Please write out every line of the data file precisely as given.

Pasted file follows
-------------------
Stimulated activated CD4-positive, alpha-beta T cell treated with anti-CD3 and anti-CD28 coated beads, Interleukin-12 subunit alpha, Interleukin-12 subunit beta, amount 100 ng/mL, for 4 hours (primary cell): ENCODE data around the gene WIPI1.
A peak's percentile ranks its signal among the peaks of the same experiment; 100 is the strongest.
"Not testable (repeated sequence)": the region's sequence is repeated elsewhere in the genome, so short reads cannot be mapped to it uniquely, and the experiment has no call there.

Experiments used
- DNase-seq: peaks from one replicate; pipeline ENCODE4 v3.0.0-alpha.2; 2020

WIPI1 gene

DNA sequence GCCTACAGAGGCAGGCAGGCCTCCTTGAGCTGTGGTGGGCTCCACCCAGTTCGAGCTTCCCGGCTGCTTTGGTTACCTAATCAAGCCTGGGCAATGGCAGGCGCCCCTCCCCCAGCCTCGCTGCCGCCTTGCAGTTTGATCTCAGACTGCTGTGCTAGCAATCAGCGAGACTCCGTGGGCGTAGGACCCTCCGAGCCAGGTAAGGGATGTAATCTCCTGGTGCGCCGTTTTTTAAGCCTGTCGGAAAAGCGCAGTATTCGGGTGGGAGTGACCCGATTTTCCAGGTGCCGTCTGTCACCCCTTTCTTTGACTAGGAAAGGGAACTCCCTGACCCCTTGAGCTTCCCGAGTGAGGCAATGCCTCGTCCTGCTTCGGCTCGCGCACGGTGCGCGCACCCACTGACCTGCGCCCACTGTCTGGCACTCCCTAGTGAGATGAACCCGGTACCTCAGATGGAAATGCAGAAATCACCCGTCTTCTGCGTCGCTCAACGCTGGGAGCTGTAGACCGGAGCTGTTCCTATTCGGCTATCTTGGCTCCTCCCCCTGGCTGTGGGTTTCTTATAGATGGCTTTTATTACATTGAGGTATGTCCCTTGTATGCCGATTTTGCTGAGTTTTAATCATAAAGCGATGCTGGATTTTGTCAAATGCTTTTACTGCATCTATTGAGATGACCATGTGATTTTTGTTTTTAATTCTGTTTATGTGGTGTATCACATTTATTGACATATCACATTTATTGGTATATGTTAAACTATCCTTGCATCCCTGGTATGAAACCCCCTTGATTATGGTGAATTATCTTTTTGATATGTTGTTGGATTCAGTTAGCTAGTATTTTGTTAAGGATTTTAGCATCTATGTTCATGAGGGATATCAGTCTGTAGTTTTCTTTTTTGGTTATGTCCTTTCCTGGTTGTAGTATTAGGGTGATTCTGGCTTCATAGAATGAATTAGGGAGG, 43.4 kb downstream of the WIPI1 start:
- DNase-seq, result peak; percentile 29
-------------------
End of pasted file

Stimulated activated CD4-positive, alpha-beta T cell treated with anti-CD3 and anti-CD28 coated beads, Interleukin-12 subunit alpha, Interleukin-12 subunit beta, amount 100 ng/mL, for 4 hours (primary cell): ENCODE data around the gene WIPI1.
A peak's percentile ranks its signal among the peaks of the same experiment; 100 is the strongest.
"Not testable (repeated sequence)": the region's sequence is repeated elsewhere in the genome, so short reads cannot be mapped to it uniquely, and the experiment has no call there.

Experiments used
- DNase-seq: peaks from one replicate; pipeline ENCODE4 v3.0.0-alpha.2; 2020

WIPI1 gene

DNA sequence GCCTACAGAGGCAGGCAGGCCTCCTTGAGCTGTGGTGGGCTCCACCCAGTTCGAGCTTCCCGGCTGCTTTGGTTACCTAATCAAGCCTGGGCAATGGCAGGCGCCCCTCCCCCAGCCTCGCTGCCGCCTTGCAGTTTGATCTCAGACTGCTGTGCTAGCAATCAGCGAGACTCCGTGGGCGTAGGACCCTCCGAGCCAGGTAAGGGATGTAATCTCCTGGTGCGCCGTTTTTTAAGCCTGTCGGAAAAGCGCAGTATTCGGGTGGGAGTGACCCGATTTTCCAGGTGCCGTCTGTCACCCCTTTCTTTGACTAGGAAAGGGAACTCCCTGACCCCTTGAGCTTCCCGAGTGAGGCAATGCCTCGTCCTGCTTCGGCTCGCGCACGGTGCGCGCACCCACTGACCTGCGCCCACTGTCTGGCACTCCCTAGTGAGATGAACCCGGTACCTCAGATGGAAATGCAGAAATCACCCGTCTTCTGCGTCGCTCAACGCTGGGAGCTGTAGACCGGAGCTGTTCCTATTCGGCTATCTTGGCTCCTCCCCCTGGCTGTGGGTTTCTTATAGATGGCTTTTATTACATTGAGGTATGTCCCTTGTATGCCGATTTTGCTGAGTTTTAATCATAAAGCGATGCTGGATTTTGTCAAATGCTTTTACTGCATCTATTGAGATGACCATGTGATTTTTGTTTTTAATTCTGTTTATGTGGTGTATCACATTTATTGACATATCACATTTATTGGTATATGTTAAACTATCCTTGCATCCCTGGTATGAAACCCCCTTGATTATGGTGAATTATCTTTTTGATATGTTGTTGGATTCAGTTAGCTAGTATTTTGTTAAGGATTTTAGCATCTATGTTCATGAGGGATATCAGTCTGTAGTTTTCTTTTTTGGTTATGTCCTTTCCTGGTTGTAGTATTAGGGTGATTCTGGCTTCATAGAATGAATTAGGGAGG, 43.4 kb downstream of the WIPI1 start:
- DNase-seq, result peak; percentile 29